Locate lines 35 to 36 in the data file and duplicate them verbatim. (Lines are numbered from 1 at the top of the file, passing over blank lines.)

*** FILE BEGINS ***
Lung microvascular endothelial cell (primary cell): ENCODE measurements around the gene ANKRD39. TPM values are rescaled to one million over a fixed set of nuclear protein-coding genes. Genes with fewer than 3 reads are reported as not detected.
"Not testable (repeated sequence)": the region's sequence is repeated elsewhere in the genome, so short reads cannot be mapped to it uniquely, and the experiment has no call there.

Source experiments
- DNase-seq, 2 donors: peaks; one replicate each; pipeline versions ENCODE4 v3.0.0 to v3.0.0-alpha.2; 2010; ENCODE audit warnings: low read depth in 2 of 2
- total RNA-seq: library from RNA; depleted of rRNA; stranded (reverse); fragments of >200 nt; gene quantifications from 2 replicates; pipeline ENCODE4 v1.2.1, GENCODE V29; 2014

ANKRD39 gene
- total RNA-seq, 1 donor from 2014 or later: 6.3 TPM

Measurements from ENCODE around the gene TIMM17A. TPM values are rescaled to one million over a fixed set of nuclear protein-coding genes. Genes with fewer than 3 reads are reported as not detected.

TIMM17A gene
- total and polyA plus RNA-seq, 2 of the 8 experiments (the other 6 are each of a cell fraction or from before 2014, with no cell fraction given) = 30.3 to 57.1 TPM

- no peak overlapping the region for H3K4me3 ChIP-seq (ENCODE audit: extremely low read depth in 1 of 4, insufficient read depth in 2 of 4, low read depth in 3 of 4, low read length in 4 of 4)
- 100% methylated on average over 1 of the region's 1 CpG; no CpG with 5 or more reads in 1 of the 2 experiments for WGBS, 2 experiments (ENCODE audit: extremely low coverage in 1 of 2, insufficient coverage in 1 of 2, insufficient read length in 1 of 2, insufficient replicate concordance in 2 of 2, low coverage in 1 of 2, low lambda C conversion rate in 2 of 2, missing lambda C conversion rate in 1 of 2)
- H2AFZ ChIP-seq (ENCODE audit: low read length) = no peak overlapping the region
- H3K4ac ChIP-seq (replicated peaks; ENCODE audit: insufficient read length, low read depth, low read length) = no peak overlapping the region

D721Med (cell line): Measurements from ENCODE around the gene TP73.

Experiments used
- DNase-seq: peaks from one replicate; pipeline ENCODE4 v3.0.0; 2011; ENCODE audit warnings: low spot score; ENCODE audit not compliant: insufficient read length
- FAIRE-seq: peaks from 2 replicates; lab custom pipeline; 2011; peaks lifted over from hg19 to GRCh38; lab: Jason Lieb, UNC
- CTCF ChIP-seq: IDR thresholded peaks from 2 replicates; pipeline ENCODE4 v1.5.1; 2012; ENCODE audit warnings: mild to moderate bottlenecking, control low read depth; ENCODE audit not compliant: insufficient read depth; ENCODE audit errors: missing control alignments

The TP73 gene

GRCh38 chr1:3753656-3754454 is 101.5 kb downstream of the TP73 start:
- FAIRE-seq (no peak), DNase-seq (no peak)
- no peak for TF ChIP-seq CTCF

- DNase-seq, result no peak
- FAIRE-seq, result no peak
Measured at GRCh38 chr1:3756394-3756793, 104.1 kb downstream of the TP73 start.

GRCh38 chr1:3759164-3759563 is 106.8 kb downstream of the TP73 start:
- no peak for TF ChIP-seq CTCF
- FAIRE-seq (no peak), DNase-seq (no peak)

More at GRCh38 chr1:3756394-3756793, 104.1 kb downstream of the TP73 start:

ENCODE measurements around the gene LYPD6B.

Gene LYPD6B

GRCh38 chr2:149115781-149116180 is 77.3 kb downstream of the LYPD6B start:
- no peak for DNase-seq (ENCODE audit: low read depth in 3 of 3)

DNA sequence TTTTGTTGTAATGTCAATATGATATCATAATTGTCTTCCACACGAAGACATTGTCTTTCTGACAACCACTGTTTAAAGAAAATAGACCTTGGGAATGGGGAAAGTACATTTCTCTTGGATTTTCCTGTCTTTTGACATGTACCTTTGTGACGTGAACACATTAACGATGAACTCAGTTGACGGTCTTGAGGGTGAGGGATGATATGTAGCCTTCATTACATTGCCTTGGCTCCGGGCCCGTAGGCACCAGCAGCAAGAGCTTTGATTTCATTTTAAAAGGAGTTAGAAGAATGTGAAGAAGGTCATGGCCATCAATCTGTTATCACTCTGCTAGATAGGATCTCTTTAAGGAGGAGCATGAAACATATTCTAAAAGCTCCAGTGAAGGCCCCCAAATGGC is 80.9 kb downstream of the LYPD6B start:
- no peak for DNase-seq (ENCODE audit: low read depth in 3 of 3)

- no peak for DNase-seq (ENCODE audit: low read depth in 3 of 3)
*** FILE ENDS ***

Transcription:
DNA sequence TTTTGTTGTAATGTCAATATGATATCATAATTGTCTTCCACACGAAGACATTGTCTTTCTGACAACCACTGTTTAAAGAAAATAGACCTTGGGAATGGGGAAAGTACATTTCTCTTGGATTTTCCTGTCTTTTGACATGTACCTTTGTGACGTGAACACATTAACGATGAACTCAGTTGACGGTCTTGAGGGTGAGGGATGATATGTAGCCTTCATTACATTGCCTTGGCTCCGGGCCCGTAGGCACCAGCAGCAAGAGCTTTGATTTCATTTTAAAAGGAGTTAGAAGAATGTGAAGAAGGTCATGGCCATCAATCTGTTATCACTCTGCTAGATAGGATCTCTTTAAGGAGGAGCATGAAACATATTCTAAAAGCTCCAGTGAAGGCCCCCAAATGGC is 80.9 kb downstream of the LYPD6B start:
- no peak for DNase-seq (ENCODE audit: low read depth in 3 of 3)